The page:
Worldwide production, E&P and subsea activity all increasing says FearnleysNews // November 11, 2005
Broker Fearnleys Offshore Supply says production, exploration and subsea construction activity is "soaring" in almost every region of the world, and vessel demand outweighs supply in every market.
In the latest issue of Fearnley's Supply & Special Ships report, the broker said Canadian drilling activity is once again on the go with the jack-up Gorilla VI commencing a six plus six month programme that will include wells for Husky and EnCana. The last available Canadian AHTS Venture Sea secured the support work and will enjoy a minimum of six months at what is believed to be very attractive terms.
"Further South, Hurricane Wilma was only one of many hurricanes to pass through the US Gulf this summer. With Katrina and Rita wreaking havoc on oil and gas fields and disrupting exploration and production, owners are witnessing a level of demand greater than ever before," said Fearnleys, noting that day rates have skyrocketed for all types of marine equipment and charterers are searching frantically to locate available marine units.
Extensive pipeline and platform repair works are attracting foreign flagged construction vessels to the US Gulf, and the North Sea and West Africa charterers can expect fierce competition for these vessels in the foreseeable future, said Fearnleys.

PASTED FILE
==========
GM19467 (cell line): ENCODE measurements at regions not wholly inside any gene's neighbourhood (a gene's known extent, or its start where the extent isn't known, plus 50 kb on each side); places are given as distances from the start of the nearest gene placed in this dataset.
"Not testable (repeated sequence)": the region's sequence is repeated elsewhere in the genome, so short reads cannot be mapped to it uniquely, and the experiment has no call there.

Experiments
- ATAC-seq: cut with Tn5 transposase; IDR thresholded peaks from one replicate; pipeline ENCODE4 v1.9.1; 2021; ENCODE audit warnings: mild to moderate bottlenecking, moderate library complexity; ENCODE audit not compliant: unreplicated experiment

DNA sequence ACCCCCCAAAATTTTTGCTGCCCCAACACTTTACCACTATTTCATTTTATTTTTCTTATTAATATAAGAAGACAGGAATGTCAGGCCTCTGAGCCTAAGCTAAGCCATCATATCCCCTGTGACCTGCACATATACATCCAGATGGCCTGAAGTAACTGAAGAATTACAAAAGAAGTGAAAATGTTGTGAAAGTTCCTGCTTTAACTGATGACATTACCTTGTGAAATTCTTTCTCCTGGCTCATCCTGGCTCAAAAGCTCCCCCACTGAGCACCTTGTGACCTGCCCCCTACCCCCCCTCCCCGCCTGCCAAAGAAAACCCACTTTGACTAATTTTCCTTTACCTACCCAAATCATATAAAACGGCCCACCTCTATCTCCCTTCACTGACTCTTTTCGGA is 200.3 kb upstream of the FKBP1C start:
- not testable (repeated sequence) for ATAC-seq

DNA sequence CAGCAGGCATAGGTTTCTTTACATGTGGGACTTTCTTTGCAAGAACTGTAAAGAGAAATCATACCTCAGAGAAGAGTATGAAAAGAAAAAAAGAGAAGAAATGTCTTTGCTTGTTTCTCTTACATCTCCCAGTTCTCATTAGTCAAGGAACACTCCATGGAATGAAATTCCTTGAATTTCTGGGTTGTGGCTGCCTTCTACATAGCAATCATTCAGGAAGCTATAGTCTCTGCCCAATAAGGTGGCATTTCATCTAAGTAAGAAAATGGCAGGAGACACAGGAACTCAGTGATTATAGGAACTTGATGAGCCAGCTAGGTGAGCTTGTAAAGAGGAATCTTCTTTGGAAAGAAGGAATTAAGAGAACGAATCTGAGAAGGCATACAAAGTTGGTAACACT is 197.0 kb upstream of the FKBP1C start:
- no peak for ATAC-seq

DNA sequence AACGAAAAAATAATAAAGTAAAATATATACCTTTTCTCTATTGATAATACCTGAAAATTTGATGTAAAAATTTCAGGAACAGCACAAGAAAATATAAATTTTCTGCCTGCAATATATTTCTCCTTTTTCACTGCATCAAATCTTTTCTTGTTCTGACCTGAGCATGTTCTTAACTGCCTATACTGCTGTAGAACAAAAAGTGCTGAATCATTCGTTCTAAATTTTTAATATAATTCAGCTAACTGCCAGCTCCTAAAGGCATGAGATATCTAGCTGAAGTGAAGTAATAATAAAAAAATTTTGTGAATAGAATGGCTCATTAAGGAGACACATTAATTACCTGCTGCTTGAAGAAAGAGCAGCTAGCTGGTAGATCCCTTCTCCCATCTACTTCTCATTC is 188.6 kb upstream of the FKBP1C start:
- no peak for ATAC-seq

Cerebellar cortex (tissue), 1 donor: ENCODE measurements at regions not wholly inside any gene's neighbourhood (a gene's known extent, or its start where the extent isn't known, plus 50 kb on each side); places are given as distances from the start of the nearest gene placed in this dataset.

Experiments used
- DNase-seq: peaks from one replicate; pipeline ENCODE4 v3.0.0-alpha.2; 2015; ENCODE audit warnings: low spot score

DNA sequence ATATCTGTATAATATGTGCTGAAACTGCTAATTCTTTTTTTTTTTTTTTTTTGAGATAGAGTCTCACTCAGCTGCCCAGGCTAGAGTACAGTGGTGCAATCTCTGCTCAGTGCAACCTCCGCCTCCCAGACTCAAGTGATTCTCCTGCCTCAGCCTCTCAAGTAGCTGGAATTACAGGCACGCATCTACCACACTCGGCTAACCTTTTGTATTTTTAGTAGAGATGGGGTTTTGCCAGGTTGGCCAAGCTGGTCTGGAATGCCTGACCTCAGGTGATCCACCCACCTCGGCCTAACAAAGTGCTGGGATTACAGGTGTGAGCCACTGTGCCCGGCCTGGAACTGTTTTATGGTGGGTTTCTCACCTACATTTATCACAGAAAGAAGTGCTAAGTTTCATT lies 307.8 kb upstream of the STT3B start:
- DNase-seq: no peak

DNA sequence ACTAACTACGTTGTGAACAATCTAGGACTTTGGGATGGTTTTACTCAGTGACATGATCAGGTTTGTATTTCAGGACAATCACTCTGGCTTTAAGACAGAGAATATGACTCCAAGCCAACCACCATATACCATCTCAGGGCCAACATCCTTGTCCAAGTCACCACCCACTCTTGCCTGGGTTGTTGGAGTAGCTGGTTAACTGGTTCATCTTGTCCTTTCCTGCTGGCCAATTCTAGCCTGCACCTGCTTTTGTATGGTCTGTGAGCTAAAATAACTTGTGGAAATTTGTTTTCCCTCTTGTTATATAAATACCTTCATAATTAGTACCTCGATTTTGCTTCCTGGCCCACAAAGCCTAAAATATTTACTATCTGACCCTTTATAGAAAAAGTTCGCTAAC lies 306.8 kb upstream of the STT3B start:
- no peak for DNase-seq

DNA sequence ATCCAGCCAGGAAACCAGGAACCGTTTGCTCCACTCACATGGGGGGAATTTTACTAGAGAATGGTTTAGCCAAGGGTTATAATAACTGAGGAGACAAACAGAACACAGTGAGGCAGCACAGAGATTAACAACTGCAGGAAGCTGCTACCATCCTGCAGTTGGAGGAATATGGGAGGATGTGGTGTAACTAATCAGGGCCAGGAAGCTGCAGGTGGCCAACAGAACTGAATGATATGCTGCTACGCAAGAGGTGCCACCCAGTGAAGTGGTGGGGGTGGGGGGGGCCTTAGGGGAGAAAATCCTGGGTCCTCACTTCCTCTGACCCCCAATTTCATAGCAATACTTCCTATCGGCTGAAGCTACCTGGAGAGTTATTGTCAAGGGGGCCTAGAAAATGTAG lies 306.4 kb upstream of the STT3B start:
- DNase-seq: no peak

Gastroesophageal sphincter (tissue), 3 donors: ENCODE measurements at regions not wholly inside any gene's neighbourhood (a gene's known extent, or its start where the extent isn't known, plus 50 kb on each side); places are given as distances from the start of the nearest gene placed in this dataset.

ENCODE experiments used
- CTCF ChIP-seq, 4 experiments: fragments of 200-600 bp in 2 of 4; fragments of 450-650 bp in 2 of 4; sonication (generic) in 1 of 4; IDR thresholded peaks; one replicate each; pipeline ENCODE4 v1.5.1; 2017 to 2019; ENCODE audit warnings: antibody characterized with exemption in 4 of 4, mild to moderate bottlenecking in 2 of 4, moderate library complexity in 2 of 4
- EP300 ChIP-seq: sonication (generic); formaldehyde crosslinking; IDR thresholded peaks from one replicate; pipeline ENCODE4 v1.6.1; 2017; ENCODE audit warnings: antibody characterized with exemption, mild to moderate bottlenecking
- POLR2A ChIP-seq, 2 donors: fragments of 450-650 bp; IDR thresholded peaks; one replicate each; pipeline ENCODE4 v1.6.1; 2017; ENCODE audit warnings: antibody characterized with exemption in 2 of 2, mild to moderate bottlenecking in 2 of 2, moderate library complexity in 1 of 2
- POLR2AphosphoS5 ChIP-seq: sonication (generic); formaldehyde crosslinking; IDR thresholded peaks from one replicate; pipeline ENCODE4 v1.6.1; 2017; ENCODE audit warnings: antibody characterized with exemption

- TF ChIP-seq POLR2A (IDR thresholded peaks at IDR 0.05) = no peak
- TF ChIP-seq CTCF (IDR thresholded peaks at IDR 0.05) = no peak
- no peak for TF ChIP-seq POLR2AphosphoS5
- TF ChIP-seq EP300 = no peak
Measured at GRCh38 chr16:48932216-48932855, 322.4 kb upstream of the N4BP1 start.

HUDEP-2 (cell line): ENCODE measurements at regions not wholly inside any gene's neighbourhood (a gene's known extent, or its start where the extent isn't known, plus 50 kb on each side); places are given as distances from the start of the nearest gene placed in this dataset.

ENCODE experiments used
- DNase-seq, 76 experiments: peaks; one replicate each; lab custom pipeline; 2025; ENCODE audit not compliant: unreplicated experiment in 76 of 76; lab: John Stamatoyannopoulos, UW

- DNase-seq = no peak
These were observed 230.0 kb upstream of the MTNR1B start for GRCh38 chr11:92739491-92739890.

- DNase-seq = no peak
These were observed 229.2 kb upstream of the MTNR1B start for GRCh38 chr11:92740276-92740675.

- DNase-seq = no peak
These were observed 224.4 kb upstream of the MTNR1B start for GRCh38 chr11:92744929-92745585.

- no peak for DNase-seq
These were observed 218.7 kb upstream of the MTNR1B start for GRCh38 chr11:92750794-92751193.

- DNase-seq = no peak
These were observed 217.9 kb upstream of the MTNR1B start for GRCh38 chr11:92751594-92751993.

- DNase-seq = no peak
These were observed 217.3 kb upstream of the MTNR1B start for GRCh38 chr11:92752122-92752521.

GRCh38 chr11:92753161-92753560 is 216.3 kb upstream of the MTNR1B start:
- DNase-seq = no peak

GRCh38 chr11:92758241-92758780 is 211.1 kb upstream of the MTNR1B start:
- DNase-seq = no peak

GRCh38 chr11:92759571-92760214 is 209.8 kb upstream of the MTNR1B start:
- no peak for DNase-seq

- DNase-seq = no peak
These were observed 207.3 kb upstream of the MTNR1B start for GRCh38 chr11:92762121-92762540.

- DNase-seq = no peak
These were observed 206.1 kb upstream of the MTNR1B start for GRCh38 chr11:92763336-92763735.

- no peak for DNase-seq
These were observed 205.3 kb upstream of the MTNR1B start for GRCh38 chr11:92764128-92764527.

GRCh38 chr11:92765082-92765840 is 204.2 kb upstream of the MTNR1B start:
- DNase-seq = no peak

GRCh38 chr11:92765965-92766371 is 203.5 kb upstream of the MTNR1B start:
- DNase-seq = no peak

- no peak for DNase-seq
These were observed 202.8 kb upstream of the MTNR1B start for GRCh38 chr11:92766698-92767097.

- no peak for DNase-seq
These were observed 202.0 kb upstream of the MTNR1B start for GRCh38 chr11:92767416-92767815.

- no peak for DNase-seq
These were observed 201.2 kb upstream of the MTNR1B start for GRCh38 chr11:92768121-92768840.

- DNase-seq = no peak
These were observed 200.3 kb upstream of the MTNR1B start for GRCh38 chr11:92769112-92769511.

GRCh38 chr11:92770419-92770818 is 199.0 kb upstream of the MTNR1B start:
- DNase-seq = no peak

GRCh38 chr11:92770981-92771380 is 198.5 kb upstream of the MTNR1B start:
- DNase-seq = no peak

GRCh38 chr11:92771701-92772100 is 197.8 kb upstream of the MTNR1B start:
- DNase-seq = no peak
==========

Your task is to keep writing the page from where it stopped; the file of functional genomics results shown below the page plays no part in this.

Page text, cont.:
Trinidad has once again managed to escape hurricane damage and drilling activity continues as planned. Aleutian Key will arrive in December to kick off a one year campaign for EOG Resources and British Gas. The rig will be supported by the sister vessels Boa Queen and Boa King.
"In line with our previous predictions, Tunisia, Libya, Israel and Egypt have all contributed to increased vessel activity in the Mediterranean. An additional four to six vessels are expected to head for the Med in the next couple of months to start term commitments," said Fearnleys. "Day rates are comparable to those earned in West Africa and in many owners' opinions, the operational challenges are fewer."
Vessel owners with assets along the West African coast are also reaping the benefits of increased demand, and day rates there have caught up with other regions and very few vessels leave the region to pursue opportunities elsewhere. "Anchor handlers are earning two Dollars per bhp and straight supply vessels earn close to six Dollars per deadweight ton," noted the broker.
Fearnleys said the Southeast Asian market continues its upward climb. Day rates for medium-sized anchor handlers have reached 2-2.5 Dollar per bhp and, as an example, 1970s-built UT 704s are reportedly being fixed for spot work in the mid to high teens. Utilization is at 100 per cent, with demand for vessels greatly surpassing supply. "New deliveries from mainly Singaporean and Chinese yards seem to have little, if any,
impact on the Southeast Asian market. Of the latest newbuilds to deliver half have left the region for contracts in other areas and the other half secure work in 'new' markets within the region, neither significantly impacting the supply and demand situation," said Fearnleys.
"As a whole," concluded the broker, "the international market seems to be closing in on a level of activity where owners can feel comfortable with the medium term outlook."